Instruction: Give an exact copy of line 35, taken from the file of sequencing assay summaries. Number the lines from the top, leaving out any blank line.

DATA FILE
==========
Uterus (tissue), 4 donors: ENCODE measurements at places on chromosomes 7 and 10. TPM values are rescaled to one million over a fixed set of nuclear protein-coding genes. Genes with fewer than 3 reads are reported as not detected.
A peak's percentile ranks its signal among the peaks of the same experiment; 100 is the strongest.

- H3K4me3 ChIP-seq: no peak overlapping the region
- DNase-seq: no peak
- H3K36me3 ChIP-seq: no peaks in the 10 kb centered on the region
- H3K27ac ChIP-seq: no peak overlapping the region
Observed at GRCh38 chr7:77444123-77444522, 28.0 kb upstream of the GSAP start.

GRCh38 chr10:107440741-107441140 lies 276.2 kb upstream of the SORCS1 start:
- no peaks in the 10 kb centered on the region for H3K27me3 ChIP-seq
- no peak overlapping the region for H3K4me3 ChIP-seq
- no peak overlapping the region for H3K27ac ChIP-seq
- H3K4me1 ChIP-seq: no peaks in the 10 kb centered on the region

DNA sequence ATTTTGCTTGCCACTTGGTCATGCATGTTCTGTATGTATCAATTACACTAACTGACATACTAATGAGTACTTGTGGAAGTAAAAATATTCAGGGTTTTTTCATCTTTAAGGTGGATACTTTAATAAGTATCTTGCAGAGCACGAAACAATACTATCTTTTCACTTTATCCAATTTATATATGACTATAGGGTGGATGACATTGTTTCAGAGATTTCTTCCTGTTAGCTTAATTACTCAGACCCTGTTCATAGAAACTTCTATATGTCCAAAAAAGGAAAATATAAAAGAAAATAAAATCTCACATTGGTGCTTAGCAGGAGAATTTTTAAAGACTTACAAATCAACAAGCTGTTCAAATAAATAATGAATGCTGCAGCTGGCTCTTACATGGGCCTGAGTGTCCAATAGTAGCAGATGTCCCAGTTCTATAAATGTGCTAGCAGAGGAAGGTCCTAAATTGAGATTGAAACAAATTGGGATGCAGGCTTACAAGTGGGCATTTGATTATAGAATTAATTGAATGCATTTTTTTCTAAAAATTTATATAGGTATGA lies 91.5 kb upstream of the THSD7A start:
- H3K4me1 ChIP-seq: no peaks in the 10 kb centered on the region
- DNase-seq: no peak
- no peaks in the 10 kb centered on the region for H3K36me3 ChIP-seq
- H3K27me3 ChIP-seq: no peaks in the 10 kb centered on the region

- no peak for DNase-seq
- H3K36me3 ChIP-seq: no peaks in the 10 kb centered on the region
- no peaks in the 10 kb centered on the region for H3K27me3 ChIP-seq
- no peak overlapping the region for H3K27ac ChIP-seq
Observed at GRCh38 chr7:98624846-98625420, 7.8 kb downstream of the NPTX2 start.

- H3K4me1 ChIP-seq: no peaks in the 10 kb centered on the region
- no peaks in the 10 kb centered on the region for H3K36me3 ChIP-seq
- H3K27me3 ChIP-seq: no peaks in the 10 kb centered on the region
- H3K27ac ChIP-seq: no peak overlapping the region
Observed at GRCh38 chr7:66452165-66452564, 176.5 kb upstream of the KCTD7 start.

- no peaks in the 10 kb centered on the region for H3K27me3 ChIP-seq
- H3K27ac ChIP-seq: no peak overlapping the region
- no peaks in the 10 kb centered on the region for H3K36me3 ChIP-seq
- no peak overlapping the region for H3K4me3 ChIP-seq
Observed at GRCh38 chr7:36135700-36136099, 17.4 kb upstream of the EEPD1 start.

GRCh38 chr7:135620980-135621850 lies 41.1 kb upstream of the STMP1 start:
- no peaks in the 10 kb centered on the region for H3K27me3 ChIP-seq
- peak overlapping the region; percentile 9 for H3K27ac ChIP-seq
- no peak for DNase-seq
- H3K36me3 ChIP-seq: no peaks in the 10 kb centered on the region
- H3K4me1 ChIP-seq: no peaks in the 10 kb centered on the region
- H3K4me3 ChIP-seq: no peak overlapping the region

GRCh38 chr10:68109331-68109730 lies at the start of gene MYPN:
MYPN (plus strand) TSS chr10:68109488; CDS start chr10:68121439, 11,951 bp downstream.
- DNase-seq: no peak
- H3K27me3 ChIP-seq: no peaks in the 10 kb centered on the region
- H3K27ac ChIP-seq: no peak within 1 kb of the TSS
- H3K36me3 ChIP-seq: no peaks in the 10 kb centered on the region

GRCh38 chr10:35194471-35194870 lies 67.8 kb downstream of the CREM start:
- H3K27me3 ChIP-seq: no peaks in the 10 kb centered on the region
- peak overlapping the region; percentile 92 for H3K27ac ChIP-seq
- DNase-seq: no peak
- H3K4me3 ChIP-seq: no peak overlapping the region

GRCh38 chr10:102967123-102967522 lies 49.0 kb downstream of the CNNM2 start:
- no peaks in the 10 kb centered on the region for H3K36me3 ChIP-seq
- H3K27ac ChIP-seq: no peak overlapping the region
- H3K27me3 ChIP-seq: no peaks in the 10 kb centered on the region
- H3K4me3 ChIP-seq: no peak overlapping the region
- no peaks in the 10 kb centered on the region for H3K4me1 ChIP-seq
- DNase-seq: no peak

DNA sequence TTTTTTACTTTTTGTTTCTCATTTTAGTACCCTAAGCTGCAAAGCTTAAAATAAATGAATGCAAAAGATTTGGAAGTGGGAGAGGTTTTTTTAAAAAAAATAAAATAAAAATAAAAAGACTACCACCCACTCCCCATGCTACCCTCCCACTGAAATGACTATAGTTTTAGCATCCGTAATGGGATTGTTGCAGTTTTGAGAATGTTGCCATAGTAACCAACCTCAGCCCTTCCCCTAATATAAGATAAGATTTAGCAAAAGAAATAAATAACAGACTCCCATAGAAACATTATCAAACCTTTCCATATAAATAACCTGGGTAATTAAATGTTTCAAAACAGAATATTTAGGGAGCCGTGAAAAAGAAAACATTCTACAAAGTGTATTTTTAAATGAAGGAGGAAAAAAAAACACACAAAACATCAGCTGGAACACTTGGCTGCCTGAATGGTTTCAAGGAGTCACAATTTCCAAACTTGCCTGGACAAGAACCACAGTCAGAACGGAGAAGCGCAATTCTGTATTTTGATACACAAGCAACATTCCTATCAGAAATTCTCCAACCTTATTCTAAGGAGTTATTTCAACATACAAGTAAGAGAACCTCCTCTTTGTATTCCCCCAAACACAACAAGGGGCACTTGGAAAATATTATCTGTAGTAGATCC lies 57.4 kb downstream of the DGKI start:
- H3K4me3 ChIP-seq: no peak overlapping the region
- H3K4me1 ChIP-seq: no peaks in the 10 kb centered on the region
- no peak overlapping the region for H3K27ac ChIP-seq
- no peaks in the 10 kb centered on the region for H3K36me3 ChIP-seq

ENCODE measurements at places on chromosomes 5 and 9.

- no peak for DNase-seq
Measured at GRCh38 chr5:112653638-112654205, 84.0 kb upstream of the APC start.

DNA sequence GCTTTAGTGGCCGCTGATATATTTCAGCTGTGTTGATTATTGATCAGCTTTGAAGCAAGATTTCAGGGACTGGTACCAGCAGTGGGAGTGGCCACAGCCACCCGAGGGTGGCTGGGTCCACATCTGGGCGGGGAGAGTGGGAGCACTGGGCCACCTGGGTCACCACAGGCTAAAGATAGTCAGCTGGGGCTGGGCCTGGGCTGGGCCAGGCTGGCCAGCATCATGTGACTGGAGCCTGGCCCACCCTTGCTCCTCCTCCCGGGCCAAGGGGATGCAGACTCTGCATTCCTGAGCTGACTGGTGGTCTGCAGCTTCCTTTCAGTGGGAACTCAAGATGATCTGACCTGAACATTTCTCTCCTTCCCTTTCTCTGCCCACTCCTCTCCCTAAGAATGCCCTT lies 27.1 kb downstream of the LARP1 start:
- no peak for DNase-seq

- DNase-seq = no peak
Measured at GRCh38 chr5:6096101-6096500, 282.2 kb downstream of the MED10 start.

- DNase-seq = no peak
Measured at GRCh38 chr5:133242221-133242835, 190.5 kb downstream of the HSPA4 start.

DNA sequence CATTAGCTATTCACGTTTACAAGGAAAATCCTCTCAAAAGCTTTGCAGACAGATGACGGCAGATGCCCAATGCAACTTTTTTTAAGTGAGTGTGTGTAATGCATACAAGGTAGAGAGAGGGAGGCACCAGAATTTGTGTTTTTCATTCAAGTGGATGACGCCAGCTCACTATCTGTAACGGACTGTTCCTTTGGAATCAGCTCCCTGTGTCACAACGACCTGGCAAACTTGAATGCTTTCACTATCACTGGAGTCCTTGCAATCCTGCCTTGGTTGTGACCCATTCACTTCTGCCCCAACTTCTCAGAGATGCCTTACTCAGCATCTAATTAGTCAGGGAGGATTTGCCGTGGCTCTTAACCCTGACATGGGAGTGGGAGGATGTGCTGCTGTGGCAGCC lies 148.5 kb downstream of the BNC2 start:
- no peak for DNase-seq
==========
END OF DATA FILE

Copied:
- peak overlapping the region; percentile 9 for H3K27ac ChIP-seq